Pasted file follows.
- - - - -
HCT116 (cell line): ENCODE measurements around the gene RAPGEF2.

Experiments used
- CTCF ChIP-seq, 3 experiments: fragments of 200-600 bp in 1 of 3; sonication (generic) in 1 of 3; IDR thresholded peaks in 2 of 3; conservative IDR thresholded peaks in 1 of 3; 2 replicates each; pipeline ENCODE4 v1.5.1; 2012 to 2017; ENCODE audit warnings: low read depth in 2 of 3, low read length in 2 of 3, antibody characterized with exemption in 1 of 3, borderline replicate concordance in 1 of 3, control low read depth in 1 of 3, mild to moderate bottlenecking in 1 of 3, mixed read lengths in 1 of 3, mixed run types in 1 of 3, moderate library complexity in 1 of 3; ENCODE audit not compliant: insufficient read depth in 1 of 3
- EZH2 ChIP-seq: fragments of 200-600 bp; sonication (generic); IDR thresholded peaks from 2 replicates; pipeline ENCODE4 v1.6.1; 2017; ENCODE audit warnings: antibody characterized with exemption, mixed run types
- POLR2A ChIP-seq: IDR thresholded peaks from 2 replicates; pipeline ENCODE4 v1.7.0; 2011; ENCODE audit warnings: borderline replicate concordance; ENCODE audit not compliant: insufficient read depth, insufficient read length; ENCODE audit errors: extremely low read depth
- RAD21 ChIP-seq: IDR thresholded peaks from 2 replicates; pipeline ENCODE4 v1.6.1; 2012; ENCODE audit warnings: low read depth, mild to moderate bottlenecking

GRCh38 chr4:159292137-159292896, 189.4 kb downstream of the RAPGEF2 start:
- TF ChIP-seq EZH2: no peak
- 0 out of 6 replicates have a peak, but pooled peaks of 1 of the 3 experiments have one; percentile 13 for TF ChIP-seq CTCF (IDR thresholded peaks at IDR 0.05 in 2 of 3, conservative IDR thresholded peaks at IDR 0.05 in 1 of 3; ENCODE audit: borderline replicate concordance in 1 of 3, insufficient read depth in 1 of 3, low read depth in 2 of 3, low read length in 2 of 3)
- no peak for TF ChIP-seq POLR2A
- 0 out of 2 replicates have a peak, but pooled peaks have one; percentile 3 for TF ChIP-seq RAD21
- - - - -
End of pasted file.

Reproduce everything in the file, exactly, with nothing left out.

HCT116 (cell line): ENCODE measurements around the gene RAPGEF2.

Experiments used
- CTCF ChIP-seq, 3 experiments: fragments of 200-600 bp in 1 of 3; sonication (generic) in 1 of 3; IDR thresholded peaks in 2 of 3; conservative IDR thresholded peaks in 1 of 3; 2 replicates each; pipeline ENCODE4 v1.5.1; 2012 to 2017; ENCODE audit warnings: low read depth in 2 of 3, low read length in 2 of 3, antibody characterized with exemption in 1 of 3, borderline replicate concordance in 1 of 3, control low read depth in 1 of 3, mild to moderate bottlenecking in 1 of 3, mixed read lengths in 1 of 3, mixed run types in 1 of 3, moderate library complexity in 1 of 3; ENCODE audit not compliant: insufficient read depth in 1 of 3
- EZH2 ChIP-seq: fragments of 200-600 bp; sonication (generic); IDR thresholded peaks from 2 replicates; pipeline ENCODE4 v1.6.1; 2017; ENCODE audit warnings: antibody characterized with exemption, mixed run types
- POLR2A ChIP-seq: IDR thresholded peaks from 2 replicates; pipeline ENCODE4 v1.7.0; 2011; ENCODE audit warnings: borderline replicate concordance; ENCODE audit not compliant: insufficient read depth, insufficient read length; ENCODE audit errors: extremely low read depth
- RAD21 ChIP-seq: IDR thresholded peaks from 2 replicates; pipeline ENCODE4 v1.6.1; 2012; ENCODE audit warnings: low read depth, mild to moderate bottlenecking

GRCh38 chr4:159292137-159292896, 189.4 kb downstream of the RAPGEF2 start:
- TF ChIP-seq EZH2: no peak
- 0 out of 6 replicates have a peak, but pooled peaks of 1 of the 3 experiments have one; percentile 13 for TF ChIP-seq CTCF (IDR thresholded peaks at IDR 0.05 in 2 of 3, conservative IDR thresholded peaks at IDR 0.05 in 1 of 3; ENCODE audit: borderline replicate concordance in 1 of 3, insufficient read depth in 1 of 3, low read depth in 2 of 3, low read length in 2 of 3)
- no peak for TF ChIP-seq POLR2A
- 0 out of 2 replicates have a peak, but pooled peaks have one; percentile 3 for TF ChIP-seq RAD21